Cumberland County 4-H is preparing for its 4-H Activity Days, scheduled for July 12 and August 2. The Activity Days will be held in Carlisle and Newville area, concentrating on project exploration. Activity Day I will offer youth the opportunity to complete a project in all of the following tracts: iris paper folding, strawberry jam making, and electricity projects. Activity Day II will offer activities in painting, fun with Frisbees, and woodworking. Participants must be between 8-12 years old and register prior to June 28 for Activity Day I and July 19 for Activity Day II.
Cumberland County 4-H is gearing up for its annual 4-H Ag Science Day Camp, scheduled for June 25 and 26. The camp is held at local working farms and offers children hands-on activities to discover cows, crops, and more. The camp starts at Strock’s Farm in Mechanicsburg where campers harvest and thresh wheat, make ice cream, test soil, and discover seeds. The second day begins at Monroe Elementary School in Boiling Springs, where campers make loaves of bread, explore honeybees, and turn berries into jam. Campers also visit Brymesser’s Dairy Farm to learn about cows and milk products, make butter, and watch a modern milking operation.
Penn State Master Gardeners are offering a Summer Garden Camp for youth ages 7 to 12 or in grades 3 to 6 at the Penn State Extension office on Allen Road in Carlisle. There will be five sessions of growing, learning, hands-on fun on Tuesday mornings from 9:00 a.m. to 12:00 noon on the following dates: June 11, June 25, July 9, July 23, and August 6, 2013.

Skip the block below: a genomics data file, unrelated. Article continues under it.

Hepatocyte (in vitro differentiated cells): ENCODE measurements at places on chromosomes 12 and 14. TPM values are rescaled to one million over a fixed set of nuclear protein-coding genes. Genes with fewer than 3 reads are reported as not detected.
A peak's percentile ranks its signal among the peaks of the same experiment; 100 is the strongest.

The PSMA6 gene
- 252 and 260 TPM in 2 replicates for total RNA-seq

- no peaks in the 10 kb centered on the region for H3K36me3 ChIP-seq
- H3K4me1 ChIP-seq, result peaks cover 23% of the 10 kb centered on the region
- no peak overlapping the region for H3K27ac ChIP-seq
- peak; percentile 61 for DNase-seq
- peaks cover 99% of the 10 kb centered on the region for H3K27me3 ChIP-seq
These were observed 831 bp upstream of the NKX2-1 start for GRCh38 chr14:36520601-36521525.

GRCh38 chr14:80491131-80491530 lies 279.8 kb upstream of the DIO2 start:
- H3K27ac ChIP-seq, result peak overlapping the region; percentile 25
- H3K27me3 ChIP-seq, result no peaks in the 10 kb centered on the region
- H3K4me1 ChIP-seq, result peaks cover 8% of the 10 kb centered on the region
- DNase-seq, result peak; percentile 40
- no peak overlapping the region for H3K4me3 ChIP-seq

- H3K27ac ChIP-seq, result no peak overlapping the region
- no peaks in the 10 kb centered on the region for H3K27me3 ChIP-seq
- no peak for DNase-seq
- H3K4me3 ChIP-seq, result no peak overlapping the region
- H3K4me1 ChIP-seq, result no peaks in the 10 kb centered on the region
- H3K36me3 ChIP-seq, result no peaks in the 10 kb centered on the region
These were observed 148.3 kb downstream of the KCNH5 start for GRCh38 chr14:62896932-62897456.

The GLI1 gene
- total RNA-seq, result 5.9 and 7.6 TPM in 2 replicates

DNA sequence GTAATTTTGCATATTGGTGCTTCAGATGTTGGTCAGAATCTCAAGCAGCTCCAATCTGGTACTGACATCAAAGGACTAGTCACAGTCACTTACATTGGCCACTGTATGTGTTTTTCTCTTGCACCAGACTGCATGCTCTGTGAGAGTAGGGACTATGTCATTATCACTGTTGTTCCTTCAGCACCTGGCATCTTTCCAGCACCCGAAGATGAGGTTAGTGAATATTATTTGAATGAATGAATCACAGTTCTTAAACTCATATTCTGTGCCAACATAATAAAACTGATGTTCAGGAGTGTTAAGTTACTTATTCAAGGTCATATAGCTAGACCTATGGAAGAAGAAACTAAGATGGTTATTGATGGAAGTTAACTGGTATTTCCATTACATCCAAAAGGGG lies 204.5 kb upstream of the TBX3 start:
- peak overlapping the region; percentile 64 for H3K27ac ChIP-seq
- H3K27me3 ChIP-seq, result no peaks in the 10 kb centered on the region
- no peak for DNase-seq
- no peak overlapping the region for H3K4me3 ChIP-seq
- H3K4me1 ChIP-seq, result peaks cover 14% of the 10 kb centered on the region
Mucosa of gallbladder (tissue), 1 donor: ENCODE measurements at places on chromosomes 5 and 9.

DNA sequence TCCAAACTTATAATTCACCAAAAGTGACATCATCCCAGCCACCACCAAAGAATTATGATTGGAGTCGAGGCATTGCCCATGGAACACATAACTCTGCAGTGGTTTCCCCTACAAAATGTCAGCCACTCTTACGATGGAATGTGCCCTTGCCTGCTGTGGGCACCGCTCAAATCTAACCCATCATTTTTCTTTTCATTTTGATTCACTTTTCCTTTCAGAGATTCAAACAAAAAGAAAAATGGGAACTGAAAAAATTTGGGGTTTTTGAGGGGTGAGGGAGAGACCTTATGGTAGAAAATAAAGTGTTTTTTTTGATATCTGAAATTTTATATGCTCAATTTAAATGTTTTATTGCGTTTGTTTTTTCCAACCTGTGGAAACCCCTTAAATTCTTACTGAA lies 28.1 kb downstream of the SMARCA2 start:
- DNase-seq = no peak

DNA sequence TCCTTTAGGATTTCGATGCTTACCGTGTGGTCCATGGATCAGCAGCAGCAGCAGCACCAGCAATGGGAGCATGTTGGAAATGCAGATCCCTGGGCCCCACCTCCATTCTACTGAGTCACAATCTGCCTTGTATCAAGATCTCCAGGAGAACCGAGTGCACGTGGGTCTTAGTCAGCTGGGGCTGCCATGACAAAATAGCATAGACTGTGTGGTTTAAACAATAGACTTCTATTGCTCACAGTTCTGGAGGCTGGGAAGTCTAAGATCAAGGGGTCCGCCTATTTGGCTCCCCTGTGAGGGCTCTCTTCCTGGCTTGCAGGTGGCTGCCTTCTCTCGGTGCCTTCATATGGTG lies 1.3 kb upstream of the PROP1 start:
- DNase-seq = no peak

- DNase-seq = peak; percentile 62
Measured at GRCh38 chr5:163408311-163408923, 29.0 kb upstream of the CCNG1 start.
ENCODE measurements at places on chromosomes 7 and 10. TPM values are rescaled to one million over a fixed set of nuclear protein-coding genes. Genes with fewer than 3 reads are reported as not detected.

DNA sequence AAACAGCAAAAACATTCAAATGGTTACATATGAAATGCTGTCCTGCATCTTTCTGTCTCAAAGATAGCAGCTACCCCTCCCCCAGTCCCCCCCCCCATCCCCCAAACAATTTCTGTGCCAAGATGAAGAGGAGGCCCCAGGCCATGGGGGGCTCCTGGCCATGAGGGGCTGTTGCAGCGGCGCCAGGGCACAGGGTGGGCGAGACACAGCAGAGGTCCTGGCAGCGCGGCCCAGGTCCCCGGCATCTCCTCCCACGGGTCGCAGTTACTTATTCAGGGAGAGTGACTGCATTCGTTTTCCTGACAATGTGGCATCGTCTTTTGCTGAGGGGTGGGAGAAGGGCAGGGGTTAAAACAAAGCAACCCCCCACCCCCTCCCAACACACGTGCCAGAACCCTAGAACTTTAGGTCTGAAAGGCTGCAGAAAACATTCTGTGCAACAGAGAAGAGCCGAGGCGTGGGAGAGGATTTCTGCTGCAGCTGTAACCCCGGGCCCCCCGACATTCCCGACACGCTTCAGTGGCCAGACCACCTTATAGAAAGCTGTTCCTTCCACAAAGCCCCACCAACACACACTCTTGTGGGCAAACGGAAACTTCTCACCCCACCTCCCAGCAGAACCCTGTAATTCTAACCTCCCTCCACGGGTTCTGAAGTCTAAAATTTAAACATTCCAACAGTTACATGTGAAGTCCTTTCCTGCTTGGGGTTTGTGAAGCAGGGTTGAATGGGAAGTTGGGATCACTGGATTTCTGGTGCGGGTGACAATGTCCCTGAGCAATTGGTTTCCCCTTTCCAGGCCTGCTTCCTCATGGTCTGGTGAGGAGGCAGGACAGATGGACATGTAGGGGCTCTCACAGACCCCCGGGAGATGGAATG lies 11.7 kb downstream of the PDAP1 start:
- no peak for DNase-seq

National Pollinator Week is June 17 to 23, 2013. To mark the occasion, join Penn State Master Gardeners in Cumberland County for a Butterfly Container Workshop on Saturday, June 15, from 10:00 a.m. to 12:00 p.m. at the Cumberland County Extension office, 310 Allen Road, Carlisle.
Do you have questions about your garden or landscape? Are you trying to select the right plant for the right place or get rid of those weeds growing in the wrong place? Do you have a mystery plant you can’t identify? The Penn State Master Gardeners in Cumberland County can help you find answers to your home gardening questions at four Plant Clinic locations during the 2013 growing season.
The days are getting longer, temperatures warmer and everything is starting to bloom. Insects and many other creatures are also appearing more frequently as the temperature rises. Often these creatures don’t bother us, but sometimes they can become pests. Use IPM to keep pest problems from getting out of control. Below are some general tips for preventing pests and a few helpful hints to manage some common pests this time of year.
Tired of eating or making the same old thing for dinner? Try something different!
On Saturday, May 18, 2013, the public is invited to attend a tour of the Arboretum at Penn State Mont Alto. Penn State Mont Alto Forestry Instructors, Dr. Beth Brantley, Craig Houghton and Dr. Peter Linehan will be conducting tours of the campus and the arboretum. They will also be presenting information on the history of the arboretum and forestry education in Pennsylvania.
Even though we are well into the lawn mowing season it is worthwhile to review the hazards associated lawn mowers and their safe operation. Each year thousands of injuries are caused by power lawn mowers. Many of these accidents involve children under the age of five years old, and usually result in grotesque injury and/or the loss of fingers, toes, limbs, or eyes.
Late winter and the promise of spring brings with it the beginning of new growth. That includes bugs and rodents on the farm. Depending on how well you ventilated during the winter, conditions could be right for a bug bloom of epic proportions that may not be seen until you pull manure or litter out of your housing. The method of integrated pest management or IPM can help reduce the impact of the first few weeks of spring and certainly prior to manure movement from the farm.